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Re: How Debian Packaging practices could apply to VistA maintenance and distribution

On Tue, Jan 24, 2012 at 06:49:03PM -0500, Bhaskar, K.S wrote:

> VistA will be distributed as a large number of source program files
> and database extracts, 100% ASCII source code.  The Debian package
> will be around 175MB (33MB routines zipped, 141MB database extract
> zipped, less that 1MB miscellaneous zipped, such as shell scripts).
> Routines will be compiled on the local machine by the postinstall
> script.  In fact, compiling routines can even be optional because
> GT.M compiles them on demand.
> A binary Debian package doesn't make sense: the object files will be
> approximately twice the size of the routines and both routines and
> object files will be need to be in the package anyway - one of the
> features of the M language is a $TEXT() function that allows a
> program to look at its source code at run time, and most M
> applications use $TEXT().

The above certainly helps to get a grip on VistA.

> M source code, especially as written for VistA is information dense.
> Here is a completely random sample:
> IEN . ; otherwise, we're in the IEN subscripts & need to process
>  .
>  . I DIVAL="" S DIDONE=1 Q
>  . . I $D(@DINDEX(DISUB,"ROOT")@(DIVAL))#2 Q:'^(DIVAL)
>  . . E  Q:'$O(@DINDEX(DISUB,"ROOT")@(DIVAL,""))
>  . . S DIMNEM="" Q
>  . D TRY
>  . Q

:-(   This is why I never even considered attempting to look
at VistA at the level I would like to look at it (which says
*nothing at all* about the quality of VistA !).

> So, from a size point of view, VistA on the server side will be about
> the size of a pure-server GNU/Linux distribution.

No problem. Want to run a hospital ? Better have the beef.

> The complexity of VistA comes from its vertical integration.
> Consider an office suite or a web server.  The package is quite
> separate from the content.  It's easy to upgrade LibreOffice without
> touching the documents, spreadsheets and presentations created with
> it, or to upgrade Apache without touching the web pages that it
> serves.  VistA is not like that.

Many applications (really) using databases are like that,
consider OpenERP, or even GNUmed - you cannot just upgrade
GNUmed (major versions, that is) and NOT upgrade the server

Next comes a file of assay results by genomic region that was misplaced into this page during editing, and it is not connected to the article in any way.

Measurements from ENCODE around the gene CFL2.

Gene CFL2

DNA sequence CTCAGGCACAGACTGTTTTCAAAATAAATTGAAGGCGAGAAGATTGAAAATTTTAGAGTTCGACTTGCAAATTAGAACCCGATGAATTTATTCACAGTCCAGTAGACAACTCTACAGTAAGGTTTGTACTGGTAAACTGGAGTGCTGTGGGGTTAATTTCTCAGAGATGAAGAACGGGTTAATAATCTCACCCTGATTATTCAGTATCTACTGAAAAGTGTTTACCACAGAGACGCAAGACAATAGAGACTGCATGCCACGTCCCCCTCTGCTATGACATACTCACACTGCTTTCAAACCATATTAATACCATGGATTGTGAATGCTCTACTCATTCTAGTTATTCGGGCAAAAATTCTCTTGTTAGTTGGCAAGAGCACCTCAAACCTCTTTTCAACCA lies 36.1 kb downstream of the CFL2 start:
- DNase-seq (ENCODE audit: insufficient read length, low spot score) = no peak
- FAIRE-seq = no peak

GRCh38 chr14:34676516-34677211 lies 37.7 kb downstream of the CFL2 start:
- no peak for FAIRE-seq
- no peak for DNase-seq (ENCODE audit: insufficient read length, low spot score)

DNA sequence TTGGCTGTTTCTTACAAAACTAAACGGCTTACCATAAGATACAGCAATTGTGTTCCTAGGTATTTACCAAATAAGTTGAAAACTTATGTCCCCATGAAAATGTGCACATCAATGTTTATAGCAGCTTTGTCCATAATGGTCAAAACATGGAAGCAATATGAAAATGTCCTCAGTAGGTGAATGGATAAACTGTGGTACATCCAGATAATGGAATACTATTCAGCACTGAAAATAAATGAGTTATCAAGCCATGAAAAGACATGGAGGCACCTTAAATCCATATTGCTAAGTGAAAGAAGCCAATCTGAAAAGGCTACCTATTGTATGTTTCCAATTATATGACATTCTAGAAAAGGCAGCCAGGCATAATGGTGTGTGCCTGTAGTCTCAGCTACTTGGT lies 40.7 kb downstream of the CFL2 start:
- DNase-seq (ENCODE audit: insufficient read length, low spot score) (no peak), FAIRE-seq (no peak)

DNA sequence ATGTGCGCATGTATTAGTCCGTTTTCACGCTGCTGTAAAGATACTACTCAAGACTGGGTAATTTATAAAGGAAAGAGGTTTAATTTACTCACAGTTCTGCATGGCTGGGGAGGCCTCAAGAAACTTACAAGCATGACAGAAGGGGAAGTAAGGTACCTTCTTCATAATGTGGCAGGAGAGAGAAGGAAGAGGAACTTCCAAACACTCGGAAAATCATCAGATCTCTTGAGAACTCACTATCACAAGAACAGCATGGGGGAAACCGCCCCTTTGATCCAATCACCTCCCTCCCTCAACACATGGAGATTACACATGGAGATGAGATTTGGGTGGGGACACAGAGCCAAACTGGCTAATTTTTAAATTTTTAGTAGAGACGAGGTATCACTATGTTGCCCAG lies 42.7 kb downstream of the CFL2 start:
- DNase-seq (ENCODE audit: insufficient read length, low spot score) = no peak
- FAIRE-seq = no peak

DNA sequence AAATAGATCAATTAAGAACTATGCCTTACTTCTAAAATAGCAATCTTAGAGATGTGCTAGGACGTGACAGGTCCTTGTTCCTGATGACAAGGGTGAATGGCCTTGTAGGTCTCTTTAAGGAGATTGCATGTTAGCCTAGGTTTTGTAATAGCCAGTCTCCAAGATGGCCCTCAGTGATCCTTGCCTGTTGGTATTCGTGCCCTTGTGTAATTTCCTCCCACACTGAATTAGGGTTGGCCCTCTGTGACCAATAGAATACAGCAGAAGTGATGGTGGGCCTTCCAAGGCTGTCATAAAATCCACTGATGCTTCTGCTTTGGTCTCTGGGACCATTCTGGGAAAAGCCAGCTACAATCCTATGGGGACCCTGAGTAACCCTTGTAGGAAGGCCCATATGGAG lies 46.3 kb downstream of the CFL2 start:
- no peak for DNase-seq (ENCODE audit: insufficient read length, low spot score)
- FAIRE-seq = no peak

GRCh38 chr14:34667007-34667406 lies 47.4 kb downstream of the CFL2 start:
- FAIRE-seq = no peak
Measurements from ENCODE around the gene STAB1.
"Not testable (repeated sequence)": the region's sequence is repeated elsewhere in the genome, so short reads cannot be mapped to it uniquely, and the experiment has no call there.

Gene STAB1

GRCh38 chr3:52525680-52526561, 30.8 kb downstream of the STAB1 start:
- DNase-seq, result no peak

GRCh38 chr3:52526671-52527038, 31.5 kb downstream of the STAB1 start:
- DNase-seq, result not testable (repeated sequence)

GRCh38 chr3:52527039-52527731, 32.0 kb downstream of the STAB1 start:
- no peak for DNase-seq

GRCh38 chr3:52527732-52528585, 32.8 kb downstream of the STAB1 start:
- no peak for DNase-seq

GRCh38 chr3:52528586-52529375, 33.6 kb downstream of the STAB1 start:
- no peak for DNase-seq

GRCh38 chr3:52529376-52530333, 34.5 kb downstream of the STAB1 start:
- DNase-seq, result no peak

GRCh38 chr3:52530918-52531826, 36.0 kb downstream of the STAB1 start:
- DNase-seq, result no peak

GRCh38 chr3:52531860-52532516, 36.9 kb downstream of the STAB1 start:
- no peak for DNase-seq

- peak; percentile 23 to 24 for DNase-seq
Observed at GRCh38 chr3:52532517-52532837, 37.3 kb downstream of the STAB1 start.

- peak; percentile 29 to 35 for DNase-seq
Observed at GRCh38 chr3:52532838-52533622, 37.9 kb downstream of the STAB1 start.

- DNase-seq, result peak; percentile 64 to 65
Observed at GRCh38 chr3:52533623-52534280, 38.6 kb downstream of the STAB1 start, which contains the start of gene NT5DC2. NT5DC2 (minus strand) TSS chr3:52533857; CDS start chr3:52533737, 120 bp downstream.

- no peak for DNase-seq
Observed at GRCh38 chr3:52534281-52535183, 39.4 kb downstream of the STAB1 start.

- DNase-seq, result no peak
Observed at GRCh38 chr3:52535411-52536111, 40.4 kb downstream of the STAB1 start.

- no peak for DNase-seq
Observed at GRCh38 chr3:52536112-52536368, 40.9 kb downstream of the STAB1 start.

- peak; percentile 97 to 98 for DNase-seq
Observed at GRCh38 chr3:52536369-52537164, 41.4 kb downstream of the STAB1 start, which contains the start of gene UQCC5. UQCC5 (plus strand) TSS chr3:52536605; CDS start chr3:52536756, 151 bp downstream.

and database part and still access the patient data. Any
given client (major) version requires a certain database
schema version (of course, GNUmed provides scripts to go
from one version to the next). And it's not just the
database layout but rather also in-database functions that
will have changed. Naturally, VistA is way more
sophisticated in that regard but the basic concept seems to
be the same. If not, further explanation will shed more
light on what's needed.

> So, what a VistA Debian package can do is provide the core VistA
> system that can be installed on a computer and from which
> environments can be created on that computer.  Existing environments
> cannot be upgraded by installing an updated Debian package.  VistA
> has its own package management system (called KIDS) and each
> installed VistA environment on that computer will need to be upgraded
> by applying KIDS packages.

It is helpful to know the above. Nevertheless, an "updated
Debian package" might be a collection of KIDS packages
conveniently bundled together to KIDS-basedly locally
upgrade an existing VistA, no ?  Or else it might be a
script *initiating* a KIDS-based upgrade based on a list of
"pre-selected" KIDS packages (rather than *containing* them

PostgreSQL / Perl / R / Python / LaTeX / Ruby (?) all have
their own package/extension management. Both selected
Debian-packaged extensions as well as packages installed
from each repo can co-exist.

A KIDS upgrader tweaked to play nice with a Debian system
might exist and be called in postinst from

	apt-get upgrade

when there's a new VistA-server available.

It's probably much more complicated than I think but
essentially it's mostly about glue. Lots of it :-)

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